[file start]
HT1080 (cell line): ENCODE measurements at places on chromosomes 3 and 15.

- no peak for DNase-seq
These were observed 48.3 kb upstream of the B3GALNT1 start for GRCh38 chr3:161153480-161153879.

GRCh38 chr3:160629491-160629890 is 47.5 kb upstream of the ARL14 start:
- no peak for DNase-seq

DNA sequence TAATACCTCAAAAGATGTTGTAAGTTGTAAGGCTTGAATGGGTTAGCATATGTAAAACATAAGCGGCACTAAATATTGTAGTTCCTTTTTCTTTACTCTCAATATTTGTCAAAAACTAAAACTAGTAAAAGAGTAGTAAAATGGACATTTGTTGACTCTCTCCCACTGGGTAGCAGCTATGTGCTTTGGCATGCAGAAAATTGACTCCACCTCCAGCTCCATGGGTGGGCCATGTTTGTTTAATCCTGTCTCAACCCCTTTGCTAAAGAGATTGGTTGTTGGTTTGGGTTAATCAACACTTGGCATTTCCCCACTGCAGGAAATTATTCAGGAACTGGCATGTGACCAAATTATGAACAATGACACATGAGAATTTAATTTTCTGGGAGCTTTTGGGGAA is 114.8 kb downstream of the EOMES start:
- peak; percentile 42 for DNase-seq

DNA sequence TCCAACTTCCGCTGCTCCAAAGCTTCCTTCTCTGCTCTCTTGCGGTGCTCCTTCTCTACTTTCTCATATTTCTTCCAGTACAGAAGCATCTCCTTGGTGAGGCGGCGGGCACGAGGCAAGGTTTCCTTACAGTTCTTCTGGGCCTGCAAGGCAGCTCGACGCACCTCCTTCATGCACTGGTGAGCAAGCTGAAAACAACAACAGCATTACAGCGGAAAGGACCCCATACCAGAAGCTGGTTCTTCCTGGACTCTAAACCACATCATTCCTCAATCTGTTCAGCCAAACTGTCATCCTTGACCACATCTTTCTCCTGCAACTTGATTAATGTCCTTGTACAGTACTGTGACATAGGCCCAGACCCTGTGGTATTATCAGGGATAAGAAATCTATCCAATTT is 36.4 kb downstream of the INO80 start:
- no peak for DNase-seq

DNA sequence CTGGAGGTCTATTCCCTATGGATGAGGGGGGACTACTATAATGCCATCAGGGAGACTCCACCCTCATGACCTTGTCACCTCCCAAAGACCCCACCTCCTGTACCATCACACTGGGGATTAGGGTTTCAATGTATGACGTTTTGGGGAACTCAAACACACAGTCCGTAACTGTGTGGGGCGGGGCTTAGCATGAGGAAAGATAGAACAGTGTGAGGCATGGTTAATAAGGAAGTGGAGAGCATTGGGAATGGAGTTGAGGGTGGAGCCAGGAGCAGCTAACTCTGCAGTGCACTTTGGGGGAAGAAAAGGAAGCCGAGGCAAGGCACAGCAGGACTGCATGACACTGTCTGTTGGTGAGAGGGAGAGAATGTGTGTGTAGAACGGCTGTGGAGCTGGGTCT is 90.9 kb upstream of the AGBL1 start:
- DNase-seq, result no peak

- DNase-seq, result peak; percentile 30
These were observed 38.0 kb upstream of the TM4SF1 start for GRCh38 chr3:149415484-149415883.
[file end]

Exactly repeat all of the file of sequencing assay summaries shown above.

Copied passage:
HT1080 (cell line): ENCODE measurements at places on chromosomes 3 and 15.

- no peak for DNase-seq
These were observed 48.3 kb upstream of the B3GALNT1 start for GRCh38 chr3:161153480-161153879.

GRCh38 chr3:160629491-160629890 is 47.5 kb upstream of the ARL14 start:
- no peak for DNase-seq

DNA sequence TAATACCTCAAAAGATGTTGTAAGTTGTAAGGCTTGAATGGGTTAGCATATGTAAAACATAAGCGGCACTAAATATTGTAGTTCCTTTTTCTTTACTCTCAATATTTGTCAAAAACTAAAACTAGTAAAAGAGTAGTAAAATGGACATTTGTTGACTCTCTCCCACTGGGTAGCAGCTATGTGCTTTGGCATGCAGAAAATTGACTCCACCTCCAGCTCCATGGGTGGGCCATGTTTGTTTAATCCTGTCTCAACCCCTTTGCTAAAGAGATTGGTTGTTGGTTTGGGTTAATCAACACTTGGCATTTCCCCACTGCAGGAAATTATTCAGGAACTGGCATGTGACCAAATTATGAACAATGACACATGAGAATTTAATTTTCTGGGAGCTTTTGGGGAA is 114.8 kb downstream of the EOMES start:
- peak; percentile 42 for DNase-seq

DNA sequence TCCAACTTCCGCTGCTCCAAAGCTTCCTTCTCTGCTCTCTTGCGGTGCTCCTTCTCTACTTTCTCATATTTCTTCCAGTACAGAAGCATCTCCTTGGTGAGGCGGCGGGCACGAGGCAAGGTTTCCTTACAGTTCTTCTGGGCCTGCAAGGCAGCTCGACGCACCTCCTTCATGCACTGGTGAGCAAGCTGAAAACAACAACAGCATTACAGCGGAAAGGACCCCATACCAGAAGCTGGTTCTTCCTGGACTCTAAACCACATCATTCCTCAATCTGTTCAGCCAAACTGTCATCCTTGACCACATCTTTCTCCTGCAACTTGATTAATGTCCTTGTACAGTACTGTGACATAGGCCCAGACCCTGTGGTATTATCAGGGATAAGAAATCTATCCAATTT is 36.4 kb downstream of the INO80 start:
- no peak for DNase-seq

DNA sequence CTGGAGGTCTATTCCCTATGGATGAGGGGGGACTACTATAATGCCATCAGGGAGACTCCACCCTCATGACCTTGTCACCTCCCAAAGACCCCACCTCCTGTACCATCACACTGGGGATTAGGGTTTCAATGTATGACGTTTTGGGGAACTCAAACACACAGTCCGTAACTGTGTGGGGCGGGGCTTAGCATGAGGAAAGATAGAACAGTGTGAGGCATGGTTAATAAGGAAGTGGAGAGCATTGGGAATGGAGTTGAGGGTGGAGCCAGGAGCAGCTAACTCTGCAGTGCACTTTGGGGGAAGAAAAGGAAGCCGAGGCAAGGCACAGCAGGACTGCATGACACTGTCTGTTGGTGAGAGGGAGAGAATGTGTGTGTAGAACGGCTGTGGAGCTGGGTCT is 90.9 kb upstream of the AGBL1 start:
- DNase-seq, result no peak

- DNase-seq, result peak; percentile 30
These were observed 38.0 kb upstream of the TM4SF1 start for GRCh38 chr3:149415484-149415883.